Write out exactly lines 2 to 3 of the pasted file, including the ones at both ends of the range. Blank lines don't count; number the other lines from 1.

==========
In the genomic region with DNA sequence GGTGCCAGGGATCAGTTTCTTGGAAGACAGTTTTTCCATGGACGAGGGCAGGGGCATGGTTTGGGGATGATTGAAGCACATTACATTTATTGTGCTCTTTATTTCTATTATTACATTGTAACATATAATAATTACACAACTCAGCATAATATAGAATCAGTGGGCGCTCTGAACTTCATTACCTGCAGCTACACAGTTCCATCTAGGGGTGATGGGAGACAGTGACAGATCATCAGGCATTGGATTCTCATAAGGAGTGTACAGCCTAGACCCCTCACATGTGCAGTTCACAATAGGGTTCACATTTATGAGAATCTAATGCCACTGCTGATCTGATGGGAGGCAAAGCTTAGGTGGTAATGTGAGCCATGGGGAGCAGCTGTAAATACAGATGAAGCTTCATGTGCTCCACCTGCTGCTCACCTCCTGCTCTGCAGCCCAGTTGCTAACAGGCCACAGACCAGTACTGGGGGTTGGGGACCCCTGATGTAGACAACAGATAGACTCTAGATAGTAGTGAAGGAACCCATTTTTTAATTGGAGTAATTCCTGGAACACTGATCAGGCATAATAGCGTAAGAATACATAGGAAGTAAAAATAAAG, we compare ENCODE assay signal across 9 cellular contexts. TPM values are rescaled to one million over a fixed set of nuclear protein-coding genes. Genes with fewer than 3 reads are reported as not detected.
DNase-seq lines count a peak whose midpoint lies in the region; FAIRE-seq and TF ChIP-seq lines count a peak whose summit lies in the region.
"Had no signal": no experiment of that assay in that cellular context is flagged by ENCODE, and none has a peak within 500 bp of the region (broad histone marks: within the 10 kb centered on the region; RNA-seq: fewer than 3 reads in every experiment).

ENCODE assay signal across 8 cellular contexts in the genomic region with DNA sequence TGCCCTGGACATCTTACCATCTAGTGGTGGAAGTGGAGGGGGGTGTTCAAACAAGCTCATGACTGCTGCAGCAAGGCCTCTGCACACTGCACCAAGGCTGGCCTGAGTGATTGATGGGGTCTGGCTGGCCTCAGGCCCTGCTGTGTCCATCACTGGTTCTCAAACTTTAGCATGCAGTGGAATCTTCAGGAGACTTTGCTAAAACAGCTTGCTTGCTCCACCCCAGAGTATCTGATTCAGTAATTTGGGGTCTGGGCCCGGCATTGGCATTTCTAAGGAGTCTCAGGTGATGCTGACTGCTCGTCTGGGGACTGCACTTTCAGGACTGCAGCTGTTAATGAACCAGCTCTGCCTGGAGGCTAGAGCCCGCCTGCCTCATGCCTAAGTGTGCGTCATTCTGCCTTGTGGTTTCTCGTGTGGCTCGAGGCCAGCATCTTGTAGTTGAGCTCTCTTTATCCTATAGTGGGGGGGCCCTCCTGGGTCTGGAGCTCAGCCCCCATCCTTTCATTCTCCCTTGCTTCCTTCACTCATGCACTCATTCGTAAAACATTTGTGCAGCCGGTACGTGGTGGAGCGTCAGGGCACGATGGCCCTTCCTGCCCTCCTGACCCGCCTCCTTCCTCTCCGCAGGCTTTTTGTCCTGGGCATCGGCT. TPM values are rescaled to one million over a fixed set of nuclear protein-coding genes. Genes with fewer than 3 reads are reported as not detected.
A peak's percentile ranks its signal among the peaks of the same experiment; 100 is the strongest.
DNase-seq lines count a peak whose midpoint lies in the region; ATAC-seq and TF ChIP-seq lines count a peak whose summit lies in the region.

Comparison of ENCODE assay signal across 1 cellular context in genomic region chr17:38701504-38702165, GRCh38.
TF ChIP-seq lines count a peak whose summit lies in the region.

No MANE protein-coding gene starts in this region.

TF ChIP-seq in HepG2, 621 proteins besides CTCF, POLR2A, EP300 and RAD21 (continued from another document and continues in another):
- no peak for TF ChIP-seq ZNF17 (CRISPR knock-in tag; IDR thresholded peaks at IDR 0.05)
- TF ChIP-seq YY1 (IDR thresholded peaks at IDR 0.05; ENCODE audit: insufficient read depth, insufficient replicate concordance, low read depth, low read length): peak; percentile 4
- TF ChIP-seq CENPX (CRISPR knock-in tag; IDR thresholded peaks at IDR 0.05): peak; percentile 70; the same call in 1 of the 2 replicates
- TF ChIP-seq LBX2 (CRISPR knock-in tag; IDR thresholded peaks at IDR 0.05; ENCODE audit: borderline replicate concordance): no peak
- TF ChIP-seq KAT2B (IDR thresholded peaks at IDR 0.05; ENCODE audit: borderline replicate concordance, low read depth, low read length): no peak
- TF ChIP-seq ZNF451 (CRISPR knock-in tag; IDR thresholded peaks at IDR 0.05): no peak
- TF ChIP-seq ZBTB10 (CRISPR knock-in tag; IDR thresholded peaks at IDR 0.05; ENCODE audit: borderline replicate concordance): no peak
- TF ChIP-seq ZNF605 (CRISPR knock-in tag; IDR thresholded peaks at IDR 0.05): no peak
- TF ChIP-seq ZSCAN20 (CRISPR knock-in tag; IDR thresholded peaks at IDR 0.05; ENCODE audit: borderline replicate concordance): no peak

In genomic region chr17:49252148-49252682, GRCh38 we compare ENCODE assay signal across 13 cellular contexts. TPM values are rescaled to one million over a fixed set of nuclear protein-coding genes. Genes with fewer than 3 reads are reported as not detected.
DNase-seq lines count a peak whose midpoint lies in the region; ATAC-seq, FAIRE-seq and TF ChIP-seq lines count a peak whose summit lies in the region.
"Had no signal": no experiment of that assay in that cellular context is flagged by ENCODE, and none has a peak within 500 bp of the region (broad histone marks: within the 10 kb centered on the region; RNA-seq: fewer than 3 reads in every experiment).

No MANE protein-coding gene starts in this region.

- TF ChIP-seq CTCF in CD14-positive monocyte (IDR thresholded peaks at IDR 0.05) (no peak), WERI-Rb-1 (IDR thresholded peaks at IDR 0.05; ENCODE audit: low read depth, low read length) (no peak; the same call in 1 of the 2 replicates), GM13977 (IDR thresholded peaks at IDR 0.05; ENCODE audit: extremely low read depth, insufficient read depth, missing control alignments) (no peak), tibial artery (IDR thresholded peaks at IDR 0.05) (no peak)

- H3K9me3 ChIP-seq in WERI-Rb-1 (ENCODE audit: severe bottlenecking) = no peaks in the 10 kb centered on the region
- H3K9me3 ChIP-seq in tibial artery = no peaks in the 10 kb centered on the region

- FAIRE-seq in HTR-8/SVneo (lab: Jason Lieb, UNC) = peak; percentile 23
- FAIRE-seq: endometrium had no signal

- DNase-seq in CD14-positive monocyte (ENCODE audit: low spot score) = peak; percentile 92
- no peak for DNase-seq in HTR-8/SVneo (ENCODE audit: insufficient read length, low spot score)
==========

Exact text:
DNase-seq lines count a peak whose midpoint lies in the region; FAIRE-seq and TF ChIP-seq lines count a peak whose summit lies in the region.
"Had no signal": no experiment of that assay in that cellular context is flagged by ENCODE, and none has a peak within 500 bp of the region (broad histone marks: within the 10 kb centered on the region; RNA-seq: fewer than 3 reads in every experiment).